A Voyage in the Clouds

By Matthew Olshan; Illustrated by Sophie Blackall

A VoyageThe air is frosty. The wind is undecided. It looks like a fine day for Dr. Jeffries and his pilot Monsieur Blanchard to take flight. Travelling on a hot air balloon, the duo plans to fly from England to France, the first continental feat of its kind. When Dr. Jeffries finds out that the balloon could only carry the weight of one man and one dog, trouble and peril lie ahead. Find out what the duo will do to fit the scale with their dogs and luggage in tow. Based on the historical feat of Dr. John Jeffries and Jean-Pierre Blanchard on January 7th, 1785, the story retells the world’s first international flight by crossing the English Channel in a balloon.



As Time Went By

By Jose Sanabria

As Time Went By“Once upon a time there was a ship that sailed beside the sun with very important people on board.” Written in three parts, the story of As Time Went By tells the tale of a steamship sold and abandoned by people and later rediscovered by a family who cherished it dearly. A 2017 Batchelder Honor Book and ALA Notable Book, the book captures the evolving functions of the ship, the spirit of reinvention and the importance people place on things, such as from luxury to exclusivity and from stewardship to inclusion. Follow Sanabria’s watercolor and ink illustrations to learn about the steamship.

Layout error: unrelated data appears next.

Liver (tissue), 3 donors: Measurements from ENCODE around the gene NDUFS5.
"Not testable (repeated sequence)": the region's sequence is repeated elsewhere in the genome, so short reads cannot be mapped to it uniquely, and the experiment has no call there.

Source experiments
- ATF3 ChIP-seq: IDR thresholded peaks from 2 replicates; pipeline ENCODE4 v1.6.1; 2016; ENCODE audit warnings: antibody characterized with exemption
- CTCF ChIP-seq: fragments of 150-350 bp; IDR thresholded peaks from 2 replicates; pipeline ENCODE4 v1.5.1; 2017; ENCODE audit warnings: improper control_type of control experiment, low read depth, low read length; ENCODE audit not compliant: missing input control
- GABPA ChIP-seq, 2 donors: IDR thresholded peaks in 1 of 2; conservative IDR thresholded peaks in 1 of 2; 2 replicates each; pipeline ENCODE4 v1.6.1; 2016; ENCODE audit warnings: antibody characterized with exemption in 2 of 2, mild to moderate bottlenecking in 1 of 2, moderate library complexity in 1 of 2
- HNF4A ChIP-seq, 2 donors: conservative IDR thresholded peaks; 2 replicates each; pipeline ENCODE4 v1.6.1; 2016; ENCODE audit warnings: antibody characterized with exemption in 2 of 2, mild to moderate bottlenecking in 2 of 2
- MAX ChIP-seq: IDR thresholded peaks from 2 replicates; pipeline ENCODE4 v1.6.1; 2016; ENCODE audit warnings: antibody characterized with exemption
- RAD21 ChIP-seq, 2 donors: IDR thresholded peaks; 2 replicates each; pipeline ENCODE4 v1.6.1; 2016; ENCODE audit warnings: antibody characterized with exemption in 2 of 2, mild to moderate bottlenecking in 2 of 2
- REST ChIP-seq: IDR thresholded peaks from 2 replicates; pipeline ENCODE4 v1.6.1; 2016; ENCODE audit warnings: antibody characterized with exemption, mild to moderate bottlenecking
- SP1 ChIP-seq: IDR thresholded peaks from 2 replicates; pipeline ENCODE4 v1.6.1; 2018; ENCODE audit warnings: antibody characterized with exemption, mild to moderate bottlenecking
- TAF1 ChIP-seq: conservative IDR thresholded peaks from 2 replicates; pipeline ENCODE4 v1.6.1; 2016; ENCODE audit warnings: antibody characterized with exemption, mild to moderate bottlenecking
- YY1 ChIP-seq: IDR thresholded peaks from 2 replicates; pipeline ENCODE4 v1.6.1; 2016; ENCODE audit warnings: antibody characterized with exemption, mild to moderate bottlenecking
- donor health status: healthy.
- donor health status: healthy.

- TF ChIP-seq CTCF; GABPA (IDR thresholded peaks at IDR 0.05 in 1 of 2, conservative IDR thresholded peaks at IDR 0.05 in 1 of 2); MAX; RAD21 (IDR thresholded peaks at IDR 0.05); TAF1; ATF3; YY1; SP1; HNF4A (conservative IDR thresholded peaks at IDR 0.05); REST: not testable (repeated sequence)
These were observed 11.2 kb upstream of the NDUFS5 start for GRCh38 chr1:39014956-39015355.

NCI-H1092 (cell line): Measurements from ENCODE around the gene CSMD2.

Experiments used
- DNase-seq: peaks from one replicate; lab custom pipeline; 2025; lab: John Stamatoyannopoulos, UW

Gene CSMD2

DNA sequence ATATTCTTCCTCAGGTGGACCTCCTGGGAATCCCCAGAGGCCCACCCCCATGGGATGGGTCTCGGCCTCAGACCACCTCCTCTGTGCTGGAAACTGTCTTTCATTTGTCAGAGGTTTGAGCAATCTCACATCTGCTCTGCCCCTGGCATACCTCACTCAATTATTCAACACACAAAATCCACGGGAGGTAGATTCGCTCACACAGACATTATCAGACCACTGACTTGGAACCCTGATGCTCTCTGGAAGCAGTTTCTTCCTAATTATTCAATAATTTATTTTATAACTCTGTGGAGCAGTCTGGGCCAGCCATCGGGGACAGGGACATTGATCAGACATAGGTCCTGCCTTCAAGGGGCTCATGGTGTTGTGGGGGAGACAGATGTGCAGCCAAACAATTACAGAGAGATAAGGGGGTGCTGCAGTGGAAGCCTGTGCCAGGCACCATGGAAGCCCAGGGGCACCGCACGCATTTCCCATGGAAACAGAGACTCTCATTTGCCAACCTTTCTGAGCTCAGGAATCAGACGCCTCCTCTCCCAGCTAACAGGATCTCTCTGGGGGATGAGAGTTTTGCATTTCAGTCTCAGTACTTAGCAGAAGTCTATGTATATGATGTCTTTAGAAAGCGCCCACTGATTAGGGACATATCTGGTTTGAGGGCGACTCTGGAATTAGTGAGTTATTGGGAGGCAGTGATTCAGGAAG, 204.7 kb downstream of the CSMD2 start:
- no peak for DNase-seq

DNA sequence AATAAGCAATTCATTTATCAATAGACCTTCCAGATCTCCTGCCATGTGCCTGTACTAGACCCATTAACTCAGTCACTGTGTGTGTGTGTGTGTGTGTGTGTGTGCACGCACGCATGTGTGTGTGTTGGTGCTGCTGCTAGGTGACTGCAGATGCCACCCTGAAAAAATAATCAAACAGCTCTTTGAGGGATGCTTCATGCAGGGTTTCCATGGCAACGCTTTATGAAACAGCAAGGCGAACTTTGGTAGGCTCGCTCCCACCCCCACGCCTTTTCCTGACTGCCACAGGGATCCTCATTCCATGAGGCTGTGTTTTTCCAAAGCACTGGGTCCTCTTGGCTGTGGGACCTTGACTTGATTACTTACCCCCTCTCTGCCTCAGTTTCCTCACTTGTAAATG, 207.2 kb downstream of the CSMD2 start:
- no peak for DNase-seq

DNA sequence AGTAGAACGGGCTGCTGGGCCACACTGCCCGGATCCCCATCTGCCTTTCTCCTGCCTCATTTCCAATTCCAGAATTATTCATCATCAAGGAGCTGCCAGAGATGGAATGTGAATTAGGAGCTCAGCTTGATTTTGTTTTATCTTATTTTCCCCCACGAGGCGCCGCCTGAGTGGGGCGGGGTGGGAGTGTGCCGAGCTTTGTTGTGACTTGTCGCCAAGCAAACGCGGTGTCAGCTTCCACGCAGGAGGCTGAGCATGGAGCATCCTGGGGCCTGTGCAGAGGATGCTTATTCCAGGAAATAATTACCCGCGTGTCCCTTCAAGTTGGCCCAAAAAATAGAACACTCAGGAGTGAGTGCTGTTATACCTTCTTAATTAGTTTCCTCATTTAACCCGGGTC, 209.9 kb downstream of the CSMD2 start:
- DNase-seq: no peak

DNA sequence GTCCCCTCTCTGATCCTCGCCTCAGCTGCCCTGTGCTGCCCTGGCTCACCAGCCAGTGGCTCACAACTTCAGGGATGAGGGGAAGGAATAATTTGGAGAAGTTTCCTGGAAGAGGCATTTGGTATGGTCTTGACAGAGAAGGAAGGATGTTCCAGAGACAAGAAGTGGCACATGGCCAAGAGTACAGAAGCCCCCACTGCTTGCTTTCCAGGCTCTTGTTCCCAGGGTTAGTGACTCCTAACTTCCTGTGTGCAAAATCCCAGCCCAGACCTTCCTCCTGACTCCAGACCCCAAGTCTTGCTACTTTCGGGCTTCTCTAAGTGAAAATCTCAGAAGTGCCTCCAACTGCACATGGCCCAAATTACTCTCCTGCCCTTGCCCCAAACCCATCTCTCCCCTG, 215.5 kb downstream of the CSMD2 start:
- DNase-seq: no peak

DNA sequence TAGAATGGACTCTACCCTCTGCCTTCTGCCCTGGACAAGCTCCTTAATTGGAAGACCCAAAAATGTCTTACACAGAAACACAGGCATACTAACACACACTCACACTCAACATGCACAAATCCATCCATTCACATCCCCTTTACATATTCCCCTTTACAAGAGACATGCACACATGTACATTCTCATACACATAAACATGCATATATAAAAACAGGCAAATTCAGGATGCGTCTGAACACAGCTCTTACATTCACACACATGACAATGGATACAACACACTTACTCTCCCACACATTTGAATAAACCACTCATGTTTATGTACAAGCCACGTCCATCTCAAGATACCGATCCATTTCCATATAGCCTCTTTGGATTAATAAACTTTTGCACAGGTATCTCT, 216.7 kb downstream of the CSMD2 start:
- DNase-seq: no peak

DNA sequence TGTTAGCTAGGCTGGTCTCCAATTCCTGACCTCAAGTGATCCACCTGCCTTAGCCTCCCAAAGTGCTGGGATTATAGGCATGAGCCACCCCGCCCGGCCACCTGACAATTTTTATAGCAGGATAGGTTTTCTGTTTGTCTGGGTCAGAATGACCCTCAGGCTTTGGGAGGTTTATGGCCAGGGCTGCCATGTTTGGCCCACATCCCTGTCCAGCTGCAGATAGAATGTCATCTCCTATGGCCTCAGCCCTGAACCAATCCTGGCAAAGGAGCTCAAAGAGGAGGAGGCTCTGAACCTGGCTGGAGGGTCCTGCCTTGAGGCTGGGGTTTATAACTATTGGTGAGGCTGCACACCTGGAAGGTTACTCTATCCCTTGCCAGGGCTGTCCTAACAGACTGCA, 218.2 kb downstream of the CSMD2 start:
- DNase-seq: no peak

Digital Badges in Education

Edited by Lin Y. Muilenburg and Zane L. Berge

Digital BadgesIn Digital Badges in Education, editors Muilenburg and Berge introduce the idea of a digital badge, an online-based visual representation that uses detailed metadata to signify learners’ specific achievements and credentials both in the classroom and workplace learning. With a focus on learning design and assessment, the book provides theoretical concepts and concrete cases in various contexts and explores the functions, values, and problems with badging systems. Introduced in twenty-five chapters, the book highlights key lessons learned from a broad spectrum of learning challenges to assist educators to help readers formulate solutions during the development of their digital badges learning projects. Made possible by the emerging culture of learning connected to digital systems in the twenty-first century, these highly social systems present a new culture of reputation to influence how we build identifies online that others find credible and meaningful.

Dilemmas of Educational Ethics: Cases and Commentaries

Edited by Meira Levinson and Jacob Fay

Dilemmas of Education Ethics explores the questions of ethics, justice, and equity that confronts educators and policy makers. Grounded in a new interdisciplinary approach, this book provides practical alternatives to negotiate the complexities inherent in educational decision making. By encouraging open discussion on the values and principles, the book provides cases and commentaries on challenging ethics, justice, and equity decision making such as the discussion on the hierarchy of social economic classes with varying social and economic capital on the design of a new school assignment plan. Written with urgency, the book includes methodological and pedagogical models and guidance on reflective analysis of educational ethics to enable scholars, policy makers, and practitioners to act on this in productive and nuanced ways.

For more New Titles and additions to the OISE Library Collection, please visit the OISE Lobby Display on the ground floor of the OISE building and the New Arrivals shelf on the ground floor of the OISE Library. Please also visit the OISE Library catalogue for additional education resources.

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Looking at 150 years of Canada